Australia v India Tests
Kohli ramps up India's charm offensive
India captain discusses his friendship with Australian players on eve of series opener in Pune
Andrew Ramsey Pune
22 February 2017, 08:16 PM AEST
India captain Virat Kohli has embraced the charm offensive launched by his Australia opponents in the lead-up to the four-Test series starting tomorrow, and fired back his own sugar-coated bullet by revealing he is "really good friends" with his fiercest rivals when off the field.
Even before they arrived in Mumbai more than a week ago to begin their two-month Qantas Tour of India, the Australians expressed little other than admiration for Kohli, with whom a number of them share a volatile history.
Kohli and his rival captain Steve Smith have been involved in two heated exchanges in recent years, both at Adelaide Oval, and Australia's vice-captain David Warner has also landed himself in trouble during clashes against India.
If the tourists needed any reminding as to how destructive Kohli can be with the bat, they needed only look up from their breakfast tables this morning where – in the Pune hotel they are sharing with team India – the highlights of 'King' Kohli's recent Test double century against Bangladesh beamed from every flat screen TV.
After they were publicly counselled by former Test batter Michael Hussey against goading the combustible Kohli for fear of inciting him to even more phenomenal deeds.
And the Australians appear to have heeded that advice, by speaking in respectful – if not altogether breathless – terms whenever the inevitable questions about Kohli and their relationship with India's talismanic leader are raised.
"He's a class player, we know that," Smith said when Kohli's name was again floated on Test eve.
"He's been in terrific form the last 12-18 months.
"They (India) have got a lot of batters who are really good players as well.
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"You can't focus on the one, but we've got some plans in place for him that will hopefully work for us.
"If not we can go to plan B.
"He's a class player, if we can get him out cheaply it will help our cause."
But Kohli opted for an altogether different tune when quizzed about his views on members of the Australia team with whom he has already established lengthy rivalries.
Smith, Warner, Mitchell Starc with whom Kohli has shared a dressing room for several years at IPL franchise Royal Challenges Bangalore, and Glenn Maxwell, who had Kohli as a guest on an edition of his semi-regular 'Maxi's Blog' on cricket.com.au.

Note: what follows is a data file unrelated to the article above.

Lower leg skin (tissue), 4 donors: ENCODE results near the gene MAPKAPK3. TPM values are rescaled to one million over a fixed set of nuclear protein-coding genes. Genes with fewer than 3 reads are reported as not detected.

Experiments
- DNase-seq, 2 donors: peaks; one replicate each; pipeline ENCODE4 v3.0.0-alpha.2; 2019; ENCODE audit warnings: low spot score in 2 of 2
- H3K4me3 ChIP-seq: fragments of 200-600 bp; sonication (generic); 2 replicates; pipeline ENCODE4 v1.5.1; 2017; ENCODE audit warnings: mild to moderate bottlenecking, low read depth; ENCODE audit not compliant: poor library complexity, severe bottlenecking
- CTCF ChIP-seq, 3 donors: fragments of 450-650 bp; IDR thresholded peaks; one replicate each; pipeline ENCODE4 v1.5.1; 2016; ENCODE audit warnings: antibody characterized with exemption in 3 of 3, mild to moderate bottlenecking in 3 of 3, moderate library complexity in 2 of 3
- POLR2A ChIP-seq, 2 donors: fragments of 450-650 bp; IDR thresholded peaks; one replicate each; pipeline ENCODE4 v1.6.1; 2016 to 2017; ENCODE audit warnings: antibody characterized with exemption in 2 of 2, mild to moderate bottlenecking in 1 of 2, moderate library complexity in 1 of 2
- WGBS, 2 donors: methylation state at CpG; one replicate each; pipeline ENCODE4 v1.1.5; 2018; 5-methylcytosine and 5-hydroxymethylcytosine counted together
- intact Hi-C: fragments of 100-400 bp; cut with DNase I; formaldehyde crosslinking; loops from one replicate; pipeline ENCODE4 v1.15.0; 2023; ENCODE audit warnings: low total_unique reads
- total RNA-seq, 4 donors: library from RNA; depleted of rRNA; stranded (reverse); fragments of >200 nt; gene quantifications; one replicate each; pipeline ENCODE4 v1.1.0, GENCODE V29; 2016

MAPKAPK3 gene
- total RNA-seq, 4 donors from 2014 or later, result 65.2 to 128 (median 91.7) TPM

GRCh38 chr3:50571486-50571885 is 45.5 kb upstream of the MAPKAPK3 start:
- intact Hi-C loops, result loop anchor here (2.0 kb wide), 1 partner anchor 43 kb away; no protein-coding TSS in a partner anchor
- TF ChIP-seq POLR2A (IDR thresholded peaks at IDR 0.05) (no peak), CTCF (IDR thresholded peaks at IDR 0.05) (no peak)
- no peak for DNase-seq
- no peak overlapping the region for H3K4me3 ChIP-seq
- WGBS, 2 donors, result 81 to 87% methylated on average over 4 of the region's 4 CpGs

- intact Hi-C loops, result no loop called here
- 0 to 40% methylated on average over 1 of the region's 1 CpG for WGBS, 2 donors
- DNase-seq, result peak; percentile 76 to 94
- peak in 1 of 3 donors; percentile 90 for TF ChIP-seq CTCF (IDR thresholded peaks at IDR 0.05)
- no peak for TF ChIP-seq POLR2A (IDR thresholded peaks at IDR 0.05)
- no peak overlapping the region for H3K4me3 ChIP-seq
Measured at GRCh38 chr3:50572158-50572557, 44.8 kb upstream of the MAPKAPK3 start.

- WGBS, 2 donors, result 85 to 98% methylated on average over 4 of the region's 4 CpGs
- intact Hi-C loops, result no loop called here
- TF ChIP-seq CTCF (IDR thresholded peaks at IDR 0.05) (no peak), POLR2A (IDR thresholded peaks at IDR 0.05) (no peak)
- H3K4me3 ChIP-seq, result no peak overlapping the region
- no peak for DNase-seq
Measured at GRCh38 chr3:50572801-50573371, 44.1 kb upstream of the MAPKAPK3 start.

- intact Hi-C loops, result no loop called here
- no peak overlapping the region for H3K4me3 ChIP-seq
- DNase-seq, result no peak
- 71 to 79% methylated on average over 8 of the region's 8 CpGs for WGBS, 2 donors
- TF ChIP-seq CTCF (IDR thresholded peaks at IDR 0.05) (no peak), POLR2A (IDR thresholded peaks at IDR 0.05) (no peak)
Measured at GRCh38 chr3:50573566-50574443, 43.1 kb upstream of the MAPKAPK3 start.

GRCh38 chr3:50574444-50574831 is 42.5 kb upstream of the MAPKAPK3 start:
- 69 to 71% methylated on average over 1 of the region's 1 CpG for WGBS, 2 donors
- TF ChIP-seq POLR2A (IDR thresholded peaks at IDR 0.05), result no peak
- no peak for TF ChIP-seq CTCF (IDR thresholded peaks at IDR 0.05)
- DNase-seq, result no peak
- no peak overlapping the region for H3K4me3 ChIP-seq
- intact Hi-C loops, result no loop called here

Kohli spoke about the depth of friendship he has established with players who stand in the opposite side of the divide on game days, and against whom he is hell bent on conquering during playing hours.
An image that sits squarely at odds with vision of Kohli sniping at Smith during a T20 International in Adelaide last summer, where he suggested the Australia captain's role as an on-field television commentator while batting had led to his downfall with the bat.
"I'm really good friends with all these guys off the field," Kohli said of his competitors over the coming Tests in Pune, Bengaluru, Ranchi and Dharamsala.
"I know them really well, but I know where to draw the line of friendship.
"When you step onto the field, I could be playing against my big brother, it wouldn't matter."
Kohli said he had no explanation as to why the Australians had opted not to fire a few pre-series barbs in his direction, in keeping with recent on-field relations.
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"It's fine, if they (the Australia players) had of criticised me I would have been OK with it," he said today.
"It's not something coming out of my mouth, so I have no control over it.
"I am focused and very aware of what I need to do.
"I don't know the reason for it. There might not be any reason.
"I don't want to sit here and speculate, but I can say I'm really good friends with these guys off the field.
"We get along really well. And on the field we're professional enough to understand it's going to be a competition."
What Kohli also understands is the pressure and expectation that comes with leading a nation of more than 1.3 billion that is not so much obsessed by cricket (the only national sport with a major professional profile), but success in cricket of all forms.
Failure in any individual match, and more so in a series or tournament, generates immediate and voluble calls for change, and not even a player of Kohli's unquestioned prowess is immune from calls for his removal should fortune swing against him.
So when his rival skipper Smith was asked at his pre-match media conference whether a series loss in India – where Australia has triumphed just once in almost 50 years – might prove terminal for his leadership, he was momentarily caught off guard.
"Every series matters to me, as the leader of the team we want to do well and I want to do well personally to help our team have success," Smith said before addressing the specific query.
"I'll take it series by series, but I'd like to stay in my job for as long as I can."